As our politics are overtaken by embassy-riot finger-pointing, it's worth remembering how the Bush administration attempted to finesse the 2006 protests of Danish cartoons that mocked Muhammed. (I think everybody knows this by now, but Muslims don't illustrate Muhammad in any form. Hence the outrage.) From February 2006:
The Muslim world erupted in anger on Friday over caricatures of the Prophet Muhammad published in Europe while the Bush administration offered the protesters support, saying of the cartoons, ''We find them offensive, and we certainly understand why Muslims would find these images offensive.''
... The State Department spokesman, Sean McCormack, reading the government's statement on the controversy, said, ''Anti-Muslim images are as unacceptable as anti-Semitic images,'' which are routinely published in the Arab press, ''as anti-Christian images, or any other religious belief.''
Still, the United States defended the right of the Danish and French newspapers to publish the cartoons. ''We vigorously defend the right of individuals to express points of view,'' Mr. McCormack added.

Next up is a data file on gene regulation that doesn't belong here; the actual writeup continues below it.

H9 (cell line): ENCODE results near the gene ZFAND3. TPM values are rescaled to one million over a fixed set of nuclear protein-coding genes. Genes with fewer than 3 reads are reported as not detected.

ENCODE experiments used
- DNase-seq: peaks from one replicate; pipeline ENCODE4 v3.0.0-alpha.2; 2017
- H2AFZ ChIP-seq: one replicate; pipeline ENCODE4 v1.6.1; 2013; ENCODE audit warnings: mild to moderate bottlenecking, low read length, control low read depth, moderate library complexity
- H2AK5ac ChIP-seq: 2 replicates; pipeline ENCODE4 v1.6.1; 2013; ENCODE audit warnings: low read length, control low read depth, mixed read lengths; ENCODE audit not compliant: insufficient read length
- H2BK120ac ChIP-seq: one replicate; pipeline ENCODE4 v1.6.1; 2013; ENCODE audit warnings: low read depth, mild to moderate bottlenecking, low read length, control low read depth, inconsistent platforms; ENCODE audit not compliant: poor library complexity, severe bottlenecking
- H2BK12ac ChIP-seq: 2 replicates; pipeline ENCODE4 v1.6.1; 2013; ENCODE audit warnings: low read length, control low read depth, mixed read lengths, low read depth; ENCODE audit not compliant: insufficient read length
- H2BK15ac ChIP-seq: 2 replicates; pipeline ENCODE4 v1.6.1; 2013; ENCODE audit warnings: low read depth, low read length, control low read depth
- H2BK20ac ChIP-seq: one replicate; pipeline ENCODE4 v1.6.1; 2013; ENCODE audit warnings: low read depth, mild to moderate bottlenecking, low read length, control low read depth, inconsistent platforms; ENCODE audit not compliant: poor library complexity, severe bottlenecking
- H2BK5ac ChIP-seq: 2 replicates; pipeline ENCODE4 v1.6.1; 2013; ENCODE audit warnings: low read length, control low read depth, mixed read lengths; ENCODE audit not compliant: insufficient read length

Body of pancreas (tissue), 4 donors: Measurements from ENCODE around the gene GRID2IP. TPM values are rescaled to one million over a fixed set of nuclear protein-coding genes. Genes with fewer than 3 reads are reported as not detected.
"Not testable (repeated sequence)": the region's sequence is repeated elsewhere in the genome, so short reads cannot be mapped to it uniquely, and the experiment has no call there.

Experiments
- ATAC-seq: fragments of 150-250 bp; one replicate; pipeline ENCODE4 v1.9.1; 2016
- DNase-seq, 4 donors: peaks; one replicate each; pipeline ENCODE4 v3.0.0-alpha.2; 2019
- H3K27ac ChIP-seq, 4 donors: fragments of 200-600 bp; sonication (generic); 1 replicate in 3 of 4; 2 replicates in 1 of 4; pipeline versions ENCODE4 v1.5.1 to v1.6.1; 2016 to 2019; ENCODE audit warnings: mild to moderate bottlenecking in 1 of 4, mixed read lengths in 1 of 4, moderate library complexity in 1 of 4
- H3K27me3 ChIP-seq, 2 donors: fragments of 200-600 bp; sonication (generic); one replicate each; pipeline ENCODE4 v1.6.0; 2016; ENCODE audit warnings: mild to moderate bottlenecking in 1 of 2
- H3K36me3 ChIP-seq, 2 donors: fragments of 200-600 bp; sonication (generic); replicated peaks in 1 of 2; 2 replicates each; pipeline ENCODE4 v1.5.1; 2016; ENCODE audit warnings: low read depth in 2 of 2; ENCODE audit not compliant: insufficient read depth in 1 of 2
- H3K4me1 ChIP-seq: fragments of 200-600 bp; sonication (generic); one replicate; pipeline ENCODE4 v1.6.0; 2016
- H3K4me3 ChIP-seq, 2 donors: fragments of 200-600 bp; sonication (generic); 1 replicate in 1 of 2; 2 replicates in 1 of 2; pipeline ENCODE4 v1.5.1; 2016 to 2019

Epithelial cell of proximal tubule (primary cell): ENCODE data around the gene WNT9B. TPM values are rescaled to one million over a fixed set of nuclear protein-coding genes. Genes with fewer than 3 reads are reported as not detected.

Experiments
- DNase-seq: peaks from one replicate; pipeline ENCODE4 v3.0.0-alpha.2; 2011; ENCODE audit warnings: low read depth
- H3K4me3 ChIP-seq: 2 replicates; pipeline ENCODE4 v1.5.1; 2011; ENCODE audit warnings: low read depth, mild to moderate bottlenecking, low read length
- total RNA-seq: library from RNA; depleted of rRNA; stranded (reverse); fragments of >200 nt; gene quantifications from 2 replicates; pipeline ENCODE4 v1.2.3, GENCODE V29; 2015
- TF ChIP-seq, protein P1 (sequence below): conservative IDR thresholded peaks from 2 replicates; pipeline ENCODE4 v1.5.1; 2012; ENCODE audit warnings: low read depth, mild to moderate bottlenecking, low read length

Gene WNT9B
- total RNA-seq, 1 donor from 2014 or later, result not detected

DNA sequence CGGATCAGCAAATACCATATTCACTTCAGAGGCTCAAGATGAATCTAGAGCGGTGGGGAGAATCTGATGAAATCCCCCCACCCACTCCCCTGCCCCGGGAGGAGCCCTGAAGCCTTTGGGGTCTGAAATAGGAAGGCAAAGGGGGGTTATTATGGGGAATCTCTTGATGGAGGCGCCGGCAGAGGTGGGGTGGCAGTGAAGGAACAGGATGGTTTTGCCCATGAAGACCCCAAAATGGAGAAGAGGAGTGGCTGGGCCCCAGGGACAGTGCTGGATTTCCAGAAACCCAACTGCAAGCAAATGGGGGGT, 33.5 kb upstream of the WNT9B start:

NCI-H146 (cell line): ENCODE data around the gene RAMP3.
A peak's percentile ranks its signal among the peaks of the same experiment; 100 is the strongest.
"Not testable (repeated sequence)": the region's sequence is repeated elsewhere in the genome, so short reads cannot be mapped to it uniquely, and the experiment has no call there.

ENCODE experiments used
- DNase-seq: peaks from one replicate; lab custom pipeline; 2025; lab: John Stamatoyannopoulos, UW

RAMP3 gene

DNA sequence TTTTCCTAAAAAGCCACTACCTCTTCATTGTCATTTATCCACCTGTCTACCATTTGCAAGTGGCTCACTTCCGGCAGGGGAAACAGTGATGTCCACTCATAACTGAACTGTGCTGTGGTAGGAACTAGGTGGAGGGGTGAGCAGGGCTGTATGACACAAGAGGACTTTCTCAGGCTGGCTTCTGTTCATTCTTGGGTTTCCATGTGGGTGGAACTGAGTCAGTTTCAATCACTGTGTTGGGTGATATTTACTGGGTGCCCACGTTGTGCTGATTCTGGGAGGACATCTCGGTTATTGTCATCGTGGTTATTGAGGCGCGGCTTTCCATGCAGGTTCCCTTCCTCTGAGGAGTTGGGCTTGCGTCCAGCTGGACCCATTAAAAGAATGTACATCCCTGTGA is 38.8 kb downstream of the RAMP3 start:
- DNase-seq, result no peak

Now, 2012 is not 2006. An American ambassador has been murdered, for the first time since 1979. But this statement, like the Egyptian embassy statement that's outraged the Romney campaign, was made at a time that no Americans had been killed. Free speech advocates, then and now, retch at the thought of governments "sympathizing" with murderous thugs. But it's not some innovation of the Kenyan anti-colonial Obama administration. It's how our government's acted, when either party's been in control, in an age of heavy involvement in the Muslim world. If you're going to maintain embassies in the hearts of Arab capitals, you're not going to be able to respond to these situations the way Christopher Hitchens would've.